Case-Based Review

Calcineurin inhibitor–induced psychosis

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Mrs. C, age 68, is experiencing worsening paranoid delusions. She believes that because she lied about her income when she was younger, the FBI is tracking her and wants to poison her food and spray dangerous fumes in her house. Her paranoia has made it hard for her to sleep, eat, or feel safe in her home.

Mrs. C’s daughter reports that her mother’s delusions started 3 years ago and have worsened in recent months. Mrs. C has no psychiatric history. Her medical history is signifi­cant for renal transplant in 2015, type 2 diabetes, hyperlipidemia, hypertension, and hypothyroidism. She is currently normotensive. Mrs. C’s home medications include cyclosporine, which is a calcineurin inhibitor, 125 mg twice daily (trough level = 138 mcg/L); mycophenolate mofetil, 500 mg twice daily; cinacalcet, 30 mg 3 times a week; metformin, 500 mg twice daily; amlodipine, 5 mg twice daily; levothyroxine, 112 mcg/d; and atorva­statin, 40 mg at bedtime.

As you review her medications, you wonder if the cyclosporine she began receiving after her kidney transplant could be causing or contributing to her worsening paranoid delusions.

Kidney transplantation has become an ideal treatment for patients with end-stage renal disease. In 2020, 22,817 kidney transplants were performed in the United States.1 Compared with dialysis, kidney transplant allows patients the chance to return to a satisfactory quality of life.2 However, to ensure a successful and long-lasting transplant, patients must be started and maintained on lifelong immunosuppressant agents that have potential adverse effects, including nephrotoxicity and hypertension. Further, immunosuppressant agents—particularly calcineurin inhibitors—are associated with potential adverse effects on mental health. The most commonly documented mental health-related adverse effects include insomnia, anxiety, depression, and confusion.3 In this article, we discuss the risk of severe psychosis associated with the use of calcineurin inhibitors.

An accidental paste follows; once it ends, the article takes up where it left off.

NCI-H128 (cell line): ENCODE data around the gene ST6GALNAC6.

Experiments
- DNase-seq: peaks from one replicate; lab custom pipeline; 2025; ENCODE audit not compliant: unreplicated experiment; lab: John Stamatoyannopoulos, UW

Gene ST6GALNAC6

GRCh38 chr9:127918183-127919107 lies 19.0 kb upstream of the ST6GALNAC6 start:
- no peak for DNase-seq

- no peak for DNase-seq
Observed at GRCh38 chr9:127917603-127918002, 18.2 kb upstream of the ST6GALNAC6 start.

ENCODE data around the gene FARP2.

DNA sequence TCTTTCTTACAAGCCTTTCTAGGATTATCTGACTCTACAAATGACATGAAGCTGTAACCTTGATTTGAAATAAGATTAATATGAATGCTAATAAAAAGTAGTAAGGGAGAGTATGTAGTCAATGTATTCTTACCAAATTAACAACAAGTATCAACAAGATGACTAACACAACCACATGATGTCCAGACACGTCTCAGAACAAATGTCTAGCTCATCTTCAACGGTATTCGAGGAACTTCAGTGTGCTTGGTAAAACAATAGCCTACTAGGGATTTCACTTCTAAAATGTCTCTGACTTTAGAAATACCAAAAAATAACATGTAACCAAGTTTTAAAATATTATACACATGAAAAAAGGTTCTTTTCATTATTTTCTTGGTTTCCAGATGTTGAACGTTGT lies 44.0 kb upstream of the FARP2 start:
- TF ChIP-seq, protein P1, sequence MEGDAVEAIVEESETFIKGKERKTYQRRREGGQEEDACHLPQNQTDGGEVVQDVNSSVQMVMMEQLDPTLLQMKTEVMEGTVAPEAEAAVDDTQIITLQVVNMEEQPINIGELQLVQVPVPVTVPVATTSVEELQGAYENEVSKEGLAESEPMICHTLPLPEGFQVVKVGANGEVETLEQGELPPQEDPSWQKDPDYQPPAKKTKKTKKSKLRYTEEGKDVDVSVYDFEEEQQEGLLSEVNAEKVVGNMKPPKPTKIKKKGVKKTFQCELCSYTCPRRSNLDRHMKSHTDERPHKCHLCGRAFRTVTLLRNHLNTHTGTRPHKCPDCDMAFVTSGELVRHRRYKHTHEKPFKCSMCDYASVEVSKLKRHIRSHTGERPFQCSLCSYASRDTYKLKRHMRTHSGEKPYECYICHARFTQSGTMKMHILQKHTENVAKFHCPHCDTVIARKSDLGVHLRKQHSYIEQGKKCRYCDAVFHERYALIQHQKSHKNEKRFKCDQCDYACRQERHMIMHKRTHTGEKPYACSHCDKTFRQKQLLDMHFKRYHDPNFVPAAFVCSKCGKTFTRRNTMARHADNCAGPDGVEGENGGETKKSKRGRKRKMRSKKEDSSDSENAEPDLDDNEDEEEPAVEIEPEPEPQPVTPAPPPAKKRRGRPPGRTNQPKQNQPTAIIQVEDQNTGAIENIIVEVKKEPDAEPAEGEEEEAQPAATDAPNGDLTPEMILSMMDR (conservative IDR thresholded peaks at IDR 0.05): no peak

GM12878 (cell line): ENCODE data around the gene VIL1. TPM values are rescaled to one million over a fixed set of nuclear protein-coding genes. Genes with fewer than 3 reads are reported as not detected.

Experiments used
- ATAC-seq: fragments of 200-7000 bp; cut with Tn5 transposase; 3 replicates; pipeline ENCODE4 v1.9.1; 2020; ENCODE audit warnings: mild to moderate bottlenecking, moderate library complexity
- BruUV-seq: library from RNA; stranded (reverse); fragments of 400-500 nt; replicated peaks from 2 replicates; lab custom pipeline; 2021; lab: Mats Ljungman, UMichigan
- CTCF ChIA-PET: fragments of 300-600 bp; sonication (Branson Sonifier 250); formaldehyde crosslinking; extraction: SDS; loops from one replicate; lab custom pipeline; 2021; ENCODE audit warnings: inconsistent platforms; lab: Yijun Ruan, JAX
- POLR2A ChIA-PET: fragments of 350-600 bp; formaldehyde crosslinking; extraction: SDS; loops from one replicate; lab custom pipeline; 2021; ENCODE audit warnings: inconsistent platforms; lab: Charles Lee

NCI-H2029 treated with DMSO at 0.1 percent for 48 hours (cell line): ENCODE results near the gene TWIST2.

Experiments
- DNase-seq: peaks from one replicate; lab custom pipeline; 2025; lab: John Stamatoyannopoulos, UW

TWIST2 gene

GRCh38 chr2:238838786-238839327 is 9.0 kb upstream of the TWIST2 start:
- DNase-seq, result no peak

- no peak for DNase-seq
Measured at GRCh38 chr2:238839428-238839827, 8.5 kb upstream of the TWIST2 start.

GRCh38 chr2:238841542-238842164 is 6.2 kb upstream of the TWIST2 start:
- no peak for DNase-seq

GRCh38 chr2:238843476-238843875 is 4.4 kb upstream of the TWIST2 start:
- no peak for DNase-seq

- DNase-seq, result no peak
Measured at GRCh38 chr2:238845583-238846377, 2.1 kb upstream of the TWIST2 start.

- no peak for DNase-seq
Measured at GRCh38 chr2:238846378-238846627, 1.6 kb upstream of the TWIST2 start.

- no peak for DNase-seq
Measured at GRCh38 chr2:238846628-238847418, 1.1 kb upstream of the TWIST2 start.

Calcineurin inhibitors and psychiatric symptoms

Cyclosporine and tacrolimus are calcineurin inhibitors that are commonly used as immunosuppressant agents after kidney transplantation. They primarily work by specifically and competitively binding to and inhibiting the calcineurin protein to reduce the transcriptional activation of cytokine genes for interleukin-2, tumor necrosis factor-alpha, interleukin-3, interleukin-4, CD40L (CD40 ligand), granulocyte-macrophage colony-stimulating factor, and interferon-gamma.4,5 The ultimate downstream effect is reduced proliferation of T lymphocytes and thereby an immunosuppressed state that will protect against organ rejection. However, this is not the only downstream effect that can occur from inhibiting calcineurin. Cyclosporine and tacrolimus may modulate the activity of dopamine and N-methyl-D-aspartate (NMDA) via calcineurin.6-8

An increased effect of dopamine in the mesocortical dopaminergic pathway has long been a suspected cause for psychotic symptoms. A study conducted in rodents suggested that tacrolimus selectively modifies the responsivity and sensitivity of postsynaptic dopamine-2 (D2) and dopamine-3 (D3) receptors.9 These receptors are important when discussing psychosis because antipsychotic medications work primarily by blocking dopamine D2, while many also block the D3 receptor. We hypothesize that modifying the responsivity and sensitivity of these 2 receptors could increase the risk of a person developing psychosis. It may also provide insight into how to best treat a psychotic episode.

Tacrolimus has been shown to elicit inhibition of NMDA-induced neurotransmitter release and augmentation of depolarization-induced neurotransmitter release.10 In theory, this potential inhibition at the NMDA receptors may lead to a compensatory and excessive release of glutamate. Elevated glutamate levels in the brain could lead to psychiatric symptoms, including psychosis. This is supported by the psychosis caused by many NMDA receptor antagonists, such as phencyclidine (PCP) and ketamine. Furthermore, a study examining calcineurin in knockout mice showed that the spectrum of behavioral abnormalities was strikingly similar to those in schizophrenia models.11 These mice displayed impaired working memory, impaired attentional function, social withdrawal, and psychomotor agitation. This further supports the idea that calcineurin inhibition can play a significant role in causing psychiatric symptoms by affecting both dopamine and NMDA receptors.

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